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Economy in Brief

Germany's Flirtation with Rebound Is Smashed by a Stunning September Order Drop
by Robert Brusca November 6, 2008

German officials have officially ended their excursion trip with optimism. During their journey through fantasy land, they did take their turns in showing how wrong they can be. From the start of the US slowing, they thought Europe had decoupled and that the euro could continue to rise with little ill effect on the Zone. When the other e-Zone countries were affected they said Germany was different. When the banking crisis hit the US they said German banks were strong and did not have these sorts of problems. Recently they had believed Germany was going to be so much less affected by the growing recession in Europe as policymakers announced that Germany was better prepared to meet the crisis. And so it may be. And we shall find out because ready or not here it comes.

The pop in orders in August may have errantly encouraged the belief that Germany was wearing some sort of special recession-proof vest. But now Super-Germany has met its Kryptonite. The Sept plunge in orders of -8% is the largest drop since German unification and has swept optimism aside. Germany is now, after all, just another European country with an economy under pressure, not a special case

Moreover a perusal of the trends makes is crystal clear that this downturn has been building for some time. Optimism in retrospect looks a bit like whistling past the graveyard. August’s orders gain was a rogue rise of 3.5% sandwiched in between drops of 1.7% in July and now 8% in September. The sequential growth rates get progressively more negative from -9% over 12 months to -12% over six months to -23% over three months. Similarly the foreign and domestic orders show the same progressions.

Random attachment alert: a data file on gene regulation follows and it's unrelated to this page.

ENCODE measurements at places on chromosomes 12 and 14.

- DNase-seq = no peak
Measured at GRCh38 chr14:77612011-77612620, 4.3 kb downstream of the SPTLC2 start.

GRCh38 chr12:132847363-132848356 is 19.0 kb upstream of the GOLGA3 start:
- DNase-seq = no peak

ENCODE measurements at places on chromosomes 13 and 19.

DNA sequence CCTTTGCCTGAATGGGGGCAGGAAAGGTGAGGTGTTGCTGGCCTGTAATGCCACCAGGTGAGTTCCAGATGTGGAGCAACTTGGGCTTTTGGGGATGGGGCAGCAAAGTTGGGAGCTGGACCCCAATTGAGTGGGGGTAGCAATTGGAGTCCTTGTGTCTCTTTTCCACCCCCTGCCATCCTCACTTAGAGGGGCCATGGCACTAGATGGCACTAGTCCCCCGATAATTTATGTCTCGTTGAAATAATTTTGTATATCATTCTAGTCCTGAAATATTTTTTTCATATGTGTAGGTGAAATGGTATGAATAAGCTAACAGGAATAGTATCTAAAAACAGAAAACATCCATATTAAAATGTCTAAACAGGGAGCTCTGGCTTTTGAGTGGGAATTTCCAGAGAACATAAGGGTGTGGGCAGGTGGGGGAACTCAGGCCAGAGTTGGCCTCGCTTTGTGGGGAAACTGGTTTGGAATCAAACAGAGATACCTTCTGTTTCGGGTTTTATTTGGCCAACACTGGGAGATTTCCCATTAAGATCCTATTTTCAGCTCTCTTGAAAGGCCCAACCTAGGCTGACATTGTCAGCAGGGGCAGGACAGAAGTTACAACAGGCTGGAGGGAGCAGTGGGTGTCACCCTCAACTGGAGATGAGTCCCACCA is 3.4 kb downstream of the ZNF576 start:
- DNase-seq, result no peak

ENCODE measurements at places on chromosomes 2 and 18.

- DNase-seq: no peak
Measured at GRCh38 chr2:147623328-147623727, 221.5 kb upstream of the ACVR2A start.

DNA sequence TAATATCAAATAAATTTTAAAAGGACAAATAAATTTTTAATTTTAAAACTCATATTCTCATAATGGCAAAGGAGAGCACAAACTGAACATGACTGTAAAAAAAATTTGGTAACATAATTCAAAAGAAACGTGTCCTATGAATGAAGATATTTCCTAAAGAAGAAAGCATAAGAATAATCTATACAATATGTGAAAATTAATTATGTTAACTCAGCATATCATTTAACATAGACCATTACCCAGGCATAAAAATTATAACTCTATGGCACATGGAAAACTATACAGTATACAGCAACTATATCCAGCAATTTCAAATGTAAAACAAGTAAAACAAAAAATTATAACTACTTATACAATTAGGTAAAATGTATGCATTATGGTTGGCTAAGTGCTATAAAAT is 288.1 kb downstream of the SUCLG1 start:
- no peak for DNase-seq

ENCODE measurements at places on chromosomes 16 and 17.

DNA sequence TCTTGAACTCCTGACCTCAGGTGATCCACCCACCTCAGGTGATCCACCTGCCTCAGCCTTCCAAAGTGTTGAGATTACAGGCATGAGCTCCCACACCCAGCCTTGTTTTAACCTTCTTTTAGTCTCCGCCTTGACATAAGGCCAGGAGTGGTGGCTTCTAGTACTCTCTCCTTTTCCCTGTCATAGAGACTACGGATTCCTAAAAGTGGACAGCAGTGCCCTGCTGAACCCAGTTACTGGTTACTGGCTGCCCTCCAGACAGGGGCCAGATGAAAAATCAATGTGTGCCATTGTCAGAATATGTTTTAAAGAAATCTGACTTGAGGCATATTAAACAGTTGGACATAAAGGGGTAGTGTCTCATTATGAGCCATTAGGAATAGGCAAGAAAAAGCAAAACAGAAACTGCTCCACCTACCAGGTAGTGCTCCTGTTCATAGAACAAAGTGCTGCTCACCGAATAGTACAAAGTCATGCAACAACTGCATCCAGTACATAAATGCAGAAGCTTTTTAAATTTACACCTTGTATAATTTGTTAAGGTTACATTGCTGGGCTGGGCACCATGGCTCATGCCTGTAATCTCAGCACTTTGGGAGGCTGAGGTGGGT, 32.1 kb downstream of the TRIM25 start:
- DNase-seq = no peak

Germany is getting pulled down more by weakness from the outside. So, in some sense, it is true that Germany has been faring better. But in good times German export orders boomed beyond the reach of domestic orders as well. Germany is simply a lower growth more stable economy than the world in which it trades. Yet weakness abroad will weigh on Germany just as a global boom will boost it. Because Germany is plugged into that trading system, it shares the good and bad times with the world it exports to. There is nothing unusual about that or about the effect of that on Germany in this cycle.

The German industrial sales figures underline the issues. German sales are showing the same sort of progressive declines. For a while Germany was growing better than its trading partners because it deals a lot in capital goods. One year ago German capital goods growth rates rose 8% Yr/Yr while overall German sales rose by just 5.8%. But in September German capital goods orders are being crushed. They are falling by 5.2% in Sept alone. Their three-month pace of contraction is -14.4% rivaling the 15.5% drop in the usually volatile sales of consumer durable goods.

Germany has been caught in the same web of weakness that all of Europe is in. Today’s industrial orders report combines with the week’s earlier reports from the MFG and Services sector purchasers data from Markit to show that weakness is spreading in Germany as well as across the e-Zone.

Germany is in the soup along with the rest of Europe although it may be submerging at a slightly slower rate. There can be little doubt that Germany, like the rest of Europe is submerging. Down periscope.

German Orders and Sales By Sector and Origin
Real and SA % M/M % Saar
  Sep-08 Aug-08 Jul-08 3-Mo 6-Mo 12-Mo Yr Ago QTR-2-Date
Total Orders -8.0% 3.5% -1.7% -23.0% -12.2% -9.0% 6.4% -14.7%
Foreign -11.4% 4.3% -1.2% -30.7% -16.7% -13.6% 12.1% -17.8%
Domestic -4.3% 2.8% -2.1% -14.2% -7.4% -3.9% 0.8% -11.4%
Real Sector Sales
MFG/Mining -4.0% 4.5% -2.4% -8.2% -4.2% -1.9% 5.8% -5.0%
Consumer -0.6% 2.0% -0.4% 4.0% 2.0% -2.6% 1.3% -0.9%
Consumer Durables -6.3% 6.8% -4.2% -15.5% -8.1% -5.8% 2.4% -7.7%
Consumer Non-Durable 0.6% 1.2% 0.3% 8.5% 4.2% -1.9% 1.0% 0.6%
Capital Goods -5.2% 5.7% -4.0% -14.4% -7.5% -1.2% 8.0% -9.2%
Intermediate Goods -4.3% 4.2% -1.7% -7.5% -3.8% -2.6% 6.0% -2.5%
All MFG-Sales -3.9% 4.4% -2.2% -7.4% -3.8% -1.9% 5.3% -4.5%
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